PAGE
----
President Donald Trump’s morality, character, honesty and mental stability became the political world’s hottest topic last week when the nation’s chief executive reportedly referred to Haiti, El Salvador and African nations as “shithole countries” — then denied doing so.
The firestorm over what many termed Trump’s racist remarks threw talk of immigration reform and help for the so-called Dreamers into chaos. Connecticut’s public officials — federal and state, Democrat and Republican alike — were among those sharply rebuking the president for what Democratic Sen. Richard Blumenthal called
(Blumenthal, of course, is one of the president’s most outspoken critics, and earlier in the week faulted Trump for declining to say whether he would grant an interview to special counsel Robert Mueller and his team in the Russia investigation.)
But even State Senate Republican Leader Len Fasano, who makes a point of trying to keep Trump’s issues from affecting Connecticut Republicans, called on Trump to apologize for his remarks.
Trump’s mental state and fitness to be the nation’s chief executive already had been called into question earlier in the week with the release of Michael Wolff’s instant best-seller “Fire and Fury,” and had gotten an extra bump from a group of psychiatrists led by Dr. Bandy Lee of Yale.
Trump’s tweeting also had caused confusion over the vote on a bill that would allow the National Security Agency to intercept without warrants calls or emails from suspected foreign terrorists outside the United States. Connecticut Democrat Jim Himes, 4th District, was the only member of the state’s House membership to support the measure, which passed.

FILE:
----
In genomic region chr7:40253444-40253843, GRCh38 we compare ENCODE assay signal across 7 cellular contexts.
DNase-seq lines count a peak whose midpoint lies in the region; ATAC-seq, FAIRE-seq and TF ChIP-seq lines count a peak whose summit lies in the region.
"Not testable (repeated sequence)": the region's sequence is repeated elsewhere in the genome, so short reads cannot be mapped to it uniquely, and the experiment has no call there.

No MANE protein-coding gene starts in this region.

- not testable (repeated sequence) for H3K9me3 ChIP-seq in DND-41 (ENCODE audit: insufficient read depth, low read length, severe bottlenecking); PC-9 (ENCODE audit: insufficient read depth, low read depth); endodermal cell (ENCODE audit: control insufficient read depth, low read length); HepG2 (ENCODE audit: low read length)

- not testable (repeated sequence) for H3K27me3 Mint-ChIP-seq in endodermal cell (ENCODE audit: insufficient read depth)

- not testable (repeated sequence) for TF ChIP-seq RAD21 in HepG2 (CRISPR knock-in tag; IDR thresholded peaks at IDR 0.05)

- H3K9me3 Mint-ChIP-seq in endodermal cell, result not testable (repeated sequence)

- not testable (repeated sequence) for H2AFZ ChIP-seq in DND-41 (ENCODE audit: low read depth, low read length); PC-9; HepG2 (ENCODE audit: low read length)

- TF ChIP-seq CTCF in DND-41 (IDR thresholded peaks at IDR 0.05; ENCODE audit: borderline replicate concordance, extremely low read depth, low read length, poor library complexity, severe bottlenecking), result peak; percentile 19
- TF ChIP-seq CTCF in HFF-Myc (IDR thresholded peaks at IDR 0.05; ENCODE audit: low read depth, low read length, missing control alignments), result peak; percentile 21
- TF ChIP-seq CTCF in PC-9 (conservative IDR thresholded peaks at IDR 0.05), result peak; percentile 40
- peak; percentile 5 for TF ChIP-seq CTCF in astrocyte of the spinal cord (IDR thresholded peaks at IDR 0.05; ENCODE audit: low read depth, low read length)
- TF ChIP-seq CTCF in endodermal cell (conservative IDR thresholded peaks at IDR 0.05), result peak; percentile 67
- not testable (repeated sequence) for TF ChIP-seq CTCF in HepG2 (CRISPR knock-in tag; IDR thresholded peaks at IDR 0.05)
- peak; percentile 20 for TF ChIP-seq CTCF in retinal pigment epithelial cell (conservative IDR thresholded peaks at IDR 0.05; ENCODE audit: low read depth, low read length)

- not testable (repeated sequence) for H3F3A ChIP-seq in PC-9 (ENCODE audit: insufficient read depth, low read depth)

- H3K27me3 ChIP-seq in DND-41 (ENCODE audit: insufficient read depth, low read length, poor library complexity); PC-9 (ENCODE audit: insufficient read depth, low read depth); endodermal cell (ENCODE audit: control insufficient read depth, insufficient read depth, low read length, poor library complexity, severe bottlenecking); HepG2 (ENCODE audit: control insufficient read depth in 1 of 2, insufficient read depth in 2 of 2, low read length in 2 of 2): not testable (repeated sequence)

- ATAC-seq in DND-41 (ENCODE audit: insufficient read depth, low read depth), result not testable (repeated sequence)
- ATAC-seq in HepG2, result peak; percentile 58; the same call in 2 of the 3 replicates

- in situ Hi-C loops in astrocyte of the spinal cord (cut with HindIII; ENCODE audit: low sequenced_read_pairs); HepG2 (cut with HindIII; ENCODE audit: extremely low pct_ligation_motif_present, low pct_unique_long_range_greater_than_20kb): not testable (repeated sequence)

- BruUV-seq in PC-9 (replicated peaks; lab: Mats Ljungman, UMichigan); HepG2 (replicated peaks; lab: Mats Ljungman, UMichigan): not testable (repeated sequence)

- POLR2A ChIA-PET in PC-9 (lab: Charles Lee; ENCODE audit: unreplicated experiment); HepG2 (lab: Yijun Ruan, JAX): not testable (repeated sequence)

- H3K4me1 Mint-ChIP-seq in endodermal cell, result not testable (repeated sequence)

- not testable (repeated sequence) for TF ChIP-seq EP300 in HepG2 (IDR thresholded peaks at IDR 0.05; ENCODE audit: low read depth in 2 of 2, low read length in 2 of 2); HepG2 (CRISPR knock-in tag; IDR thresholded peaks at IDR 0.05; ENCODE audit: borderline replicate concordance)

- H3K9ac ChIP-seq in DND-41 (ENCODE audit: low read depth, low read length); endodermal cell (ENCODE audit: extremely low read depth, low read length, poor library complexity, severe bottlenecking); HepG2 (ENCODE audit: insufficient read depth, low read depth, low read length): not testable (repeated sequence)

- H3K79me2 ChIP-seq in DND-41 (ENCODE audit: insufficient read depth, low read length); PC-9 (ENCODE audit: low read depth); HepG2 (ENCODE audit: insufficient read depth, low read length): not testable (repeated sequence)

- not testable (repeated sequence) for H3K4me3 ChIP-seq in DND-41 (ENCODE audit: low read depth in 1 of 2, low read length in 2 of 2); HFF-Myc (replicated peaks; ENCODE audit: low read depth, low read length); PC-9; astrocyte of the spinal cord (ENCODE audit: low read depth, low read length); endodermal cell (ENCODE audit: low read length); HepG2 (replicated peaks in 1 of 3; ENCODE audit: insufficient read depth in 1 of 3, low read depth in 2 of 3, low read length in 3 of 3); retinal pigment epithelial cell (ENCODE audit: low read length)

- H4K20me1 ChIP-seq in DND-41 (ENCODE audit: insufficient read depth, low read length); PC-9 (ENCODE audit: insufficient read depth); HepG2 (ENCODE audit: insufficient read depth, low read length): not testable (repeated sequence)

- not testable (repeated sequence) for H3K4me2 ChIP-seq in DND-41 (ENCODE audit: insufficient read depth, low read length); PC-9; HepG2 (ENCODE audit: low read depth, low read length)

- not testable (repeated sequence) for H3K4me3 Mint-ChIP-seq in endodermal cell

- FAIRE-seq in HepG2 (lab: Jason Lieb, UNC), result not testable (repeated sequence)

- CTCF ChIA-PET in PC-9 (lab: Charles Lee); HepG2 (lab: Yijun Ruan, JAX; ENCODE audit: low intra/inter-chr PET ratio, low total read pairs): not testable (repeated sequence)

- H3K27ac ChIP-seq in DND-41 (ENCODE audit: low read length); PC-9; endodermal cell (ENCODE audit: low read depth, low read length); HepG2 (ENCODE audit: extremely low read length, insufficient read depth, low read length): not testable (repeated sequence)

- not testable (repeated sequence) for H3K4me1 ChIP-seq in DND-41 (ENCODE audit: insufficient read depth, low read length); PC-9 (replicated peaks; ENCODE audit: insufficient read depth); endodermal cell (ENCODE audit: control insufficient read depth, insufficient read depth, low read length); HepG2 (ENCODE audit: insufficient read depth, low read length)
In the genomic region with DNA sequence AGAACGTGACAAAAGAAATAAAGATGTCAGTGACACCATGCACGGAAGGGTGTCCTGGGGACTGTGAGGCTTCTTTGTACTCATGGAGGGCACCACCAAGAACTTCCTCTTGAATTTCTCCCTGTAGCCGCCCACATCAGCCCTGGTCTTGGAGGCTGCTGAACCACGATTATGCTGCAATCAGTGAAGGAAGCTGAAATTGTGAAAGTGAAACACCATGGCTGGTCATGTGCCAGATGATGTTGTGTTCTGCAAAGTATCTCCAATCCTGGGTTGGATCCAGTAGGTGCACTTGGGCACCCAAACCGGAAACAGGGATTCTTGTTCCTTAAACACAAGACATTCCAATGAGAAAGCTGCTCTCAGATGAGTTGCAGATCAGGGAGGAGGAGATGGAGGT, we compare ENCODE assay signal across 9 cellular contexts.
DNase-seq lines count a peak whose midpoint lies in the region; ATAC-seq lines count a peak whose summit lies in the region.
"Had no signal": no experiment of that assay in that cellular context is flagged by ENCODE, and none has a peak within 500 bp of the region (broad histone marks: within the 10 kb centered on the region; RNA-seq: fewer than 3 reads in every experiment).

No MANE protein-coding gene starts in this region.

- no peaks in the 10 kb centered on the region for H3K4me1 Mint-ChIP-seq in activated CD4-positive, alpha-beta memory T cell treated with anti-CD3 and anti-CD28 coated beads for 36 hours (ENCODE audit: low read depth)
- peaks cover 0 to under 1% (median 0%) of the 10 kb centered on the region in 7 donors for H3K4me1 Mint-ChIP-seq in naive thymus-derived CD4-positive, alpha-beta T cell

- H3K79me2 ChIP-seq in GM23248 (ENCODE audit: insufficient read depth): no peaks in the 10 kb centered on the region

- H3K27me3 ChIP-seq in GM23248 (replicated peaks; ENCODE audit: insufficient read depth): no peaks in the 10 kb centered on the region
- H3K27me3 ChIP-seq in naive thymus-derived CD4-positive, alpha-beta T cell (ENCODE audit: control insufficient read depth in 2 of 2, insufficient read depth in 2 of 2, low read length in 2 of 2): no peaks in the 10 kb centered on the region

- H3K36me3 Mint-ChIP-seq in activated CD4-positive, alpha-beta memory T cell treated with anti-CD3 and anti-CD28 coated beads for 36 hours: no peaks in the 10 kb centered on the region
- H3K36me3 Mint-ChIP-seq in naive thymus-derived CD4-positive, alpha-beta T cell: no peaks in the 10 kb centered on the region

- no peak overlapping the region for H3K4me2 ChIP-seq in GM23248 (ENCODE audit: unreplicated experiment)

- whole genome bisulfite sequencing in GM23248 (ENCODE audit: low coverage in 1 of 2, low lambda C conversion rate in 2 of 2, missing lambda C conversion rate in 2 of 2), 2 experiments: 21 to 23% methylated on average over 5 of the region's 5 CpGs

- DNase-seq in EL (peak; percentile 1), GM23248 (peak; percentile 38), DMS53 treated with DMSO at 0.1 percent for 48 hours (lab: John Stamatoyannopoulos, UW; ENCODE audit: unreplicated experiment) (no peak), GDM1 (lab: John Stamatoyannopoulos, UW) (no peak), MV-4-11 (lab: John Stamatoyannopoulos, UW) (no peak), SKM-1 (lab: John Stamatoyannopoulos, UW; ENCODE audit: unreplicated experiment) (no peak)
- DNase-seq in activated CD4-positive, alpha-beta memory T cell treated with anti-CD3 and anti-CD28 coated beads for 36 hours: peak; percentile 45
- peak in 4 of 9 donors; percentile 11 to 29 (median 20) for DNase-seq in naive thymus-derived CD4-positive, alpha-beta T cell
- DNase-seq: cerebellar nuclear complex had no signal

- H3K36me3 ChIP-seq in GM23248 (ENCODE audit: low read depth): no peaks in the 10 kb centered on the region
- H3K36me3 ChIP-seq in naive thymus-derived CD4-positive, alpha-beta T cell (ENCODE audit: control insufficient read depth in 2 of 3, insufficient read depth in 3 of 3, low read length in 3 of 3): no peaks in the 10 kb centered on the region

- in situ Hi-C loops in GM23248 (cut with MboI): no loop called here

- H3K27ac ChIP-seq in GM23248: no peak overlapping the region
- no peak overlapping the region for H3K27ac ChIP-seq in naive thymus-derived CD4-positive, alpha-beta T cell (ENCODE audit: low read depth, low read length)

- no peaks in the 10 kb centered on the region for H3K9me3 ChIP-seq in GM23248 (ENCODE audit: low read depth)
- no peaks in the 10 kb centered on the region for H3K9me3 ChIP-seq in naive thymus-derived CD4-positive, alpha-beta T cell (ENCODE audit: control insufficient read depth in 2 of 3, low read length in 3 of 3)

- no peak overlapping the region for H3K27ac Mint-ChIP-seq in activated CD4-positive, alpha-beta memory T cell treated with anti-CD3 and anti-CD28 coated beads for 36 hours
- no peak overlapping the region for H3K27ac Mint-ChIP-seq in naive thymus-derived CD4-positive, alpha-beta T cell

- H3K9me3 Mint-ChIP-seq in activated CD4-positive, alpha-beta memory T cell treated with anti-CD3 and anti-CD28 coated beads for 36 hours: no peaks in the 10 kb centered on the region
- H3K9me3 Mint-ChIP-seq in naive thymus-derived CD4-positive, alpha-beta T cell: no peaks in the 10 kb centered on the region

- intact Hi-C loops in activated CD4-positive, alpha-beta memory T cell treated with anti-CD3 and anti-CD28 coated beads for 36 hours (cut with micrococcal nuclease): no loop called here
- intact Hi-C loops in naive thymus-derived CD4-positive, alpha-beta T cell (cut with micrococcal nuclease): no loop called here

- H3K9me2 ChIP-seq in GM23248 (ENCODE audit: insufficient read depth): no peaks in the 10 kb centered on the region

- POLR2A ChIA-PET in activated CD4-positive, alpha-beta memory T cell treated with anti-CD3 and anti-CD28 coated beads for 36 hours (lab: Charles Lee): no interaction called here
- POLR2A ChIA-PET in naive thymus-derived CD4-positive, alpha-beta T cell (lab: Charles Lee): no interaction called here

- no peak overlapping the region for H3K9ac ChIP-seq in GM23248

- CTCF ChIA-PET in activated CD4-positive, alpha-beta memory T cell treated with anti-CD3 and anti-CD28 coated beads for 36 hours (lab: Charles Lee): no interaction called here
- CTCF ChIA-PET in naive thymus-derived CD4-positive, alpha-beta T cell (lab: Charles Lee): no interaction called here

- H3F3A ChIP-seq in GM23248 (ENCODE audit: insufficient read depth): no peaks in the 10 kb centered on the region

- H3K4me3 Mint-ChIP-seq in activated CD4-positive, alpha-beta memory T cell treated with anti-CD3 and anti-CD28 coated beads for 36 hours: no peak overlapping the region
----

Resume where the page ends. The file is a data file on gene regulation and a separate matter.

The federal government also cleared the way for states to begin imposing a work requirement for recipients of Medicaid — something Gov. Dannel P. Malloy said he would not do.
In Connecticut politics, meanwhile, hope springs eternal, and candidates and potential candidates for elective office sprang forth in large numbers last week, encouraged by a larger-than-normal turnover of high state offices.
Former Secretary of the State Susan Bysiewicz and Ned Lamont, an unsuccessful senate and gubernatorial contender, both showed an interest in running for Malloy’s job, but they were by no means the only ones.
Danbury Mayor Mark Boughton, former Veterans Affairs Commissioner Sean Connolly and businessman Guy L. Smith IV were just a few of the many seeking to join the unprecedented scramble for the chief executive’s chair. Some candidates, like Middletown Mayor Dan Drew, already may feel themselves being thinned from the herd. Drew dropped out Friday.
There are 11 Republicans interested in the job, nine of whom tried to distinguish themselves in a candidate forum last week. (The week’s only actual election was of one Democrat – Bobby Gibson of Bloomfield – named to the state House in a special election to replace Rep. David Baram, who resigned to become a probate judge.)
Malloy, for his part, has a lot to contend with in his final year, including a shortage of money to spend on some 400 transportation projects that he says are in danger of being stalled. The governor, who had to preside over the aftermath of the Sandy Hook Elementary School shootings, also wants the legislature to ban bump-stock accessories that enabled the Las Vegas massacre of 58 people. (Connecticut already has more firearm laws than most states.)
Malloy also nominated Justice Andrew McDonald, the state’s first openly gay justice, as his choice for the position of chief justice of the State Supreme Court.
The state attorney general’s seat will be up for grabs this November, too, so Clare Kindall of West Hartford became the third candidate to declare for that job. State Treasurer Denise Nappier also has decided to retire, so Shawn Wooden, the former president of the Hartford City Council, and state Sen. Art Linares, R-Westbrook, have opened campaigns for her job.
State officials of all stripes will have plenty of problems to keep them busy (and candidates things to criticize) in the weeks and months ahead, not the least of which is Connecticut’s ongoing budget deficit, made even larger by the legislature’s decision to reverse cuts to the Medicare Savings Program affecting some 113,000 people. Perhaps ironically, a recent $900 million uptick in state income tax receipts will only provide about $10 million to use against the deficit.
Among other things, more money is needed to help Puerto Ricans who migrated to Connecticut after Hurricane Maria, officials say.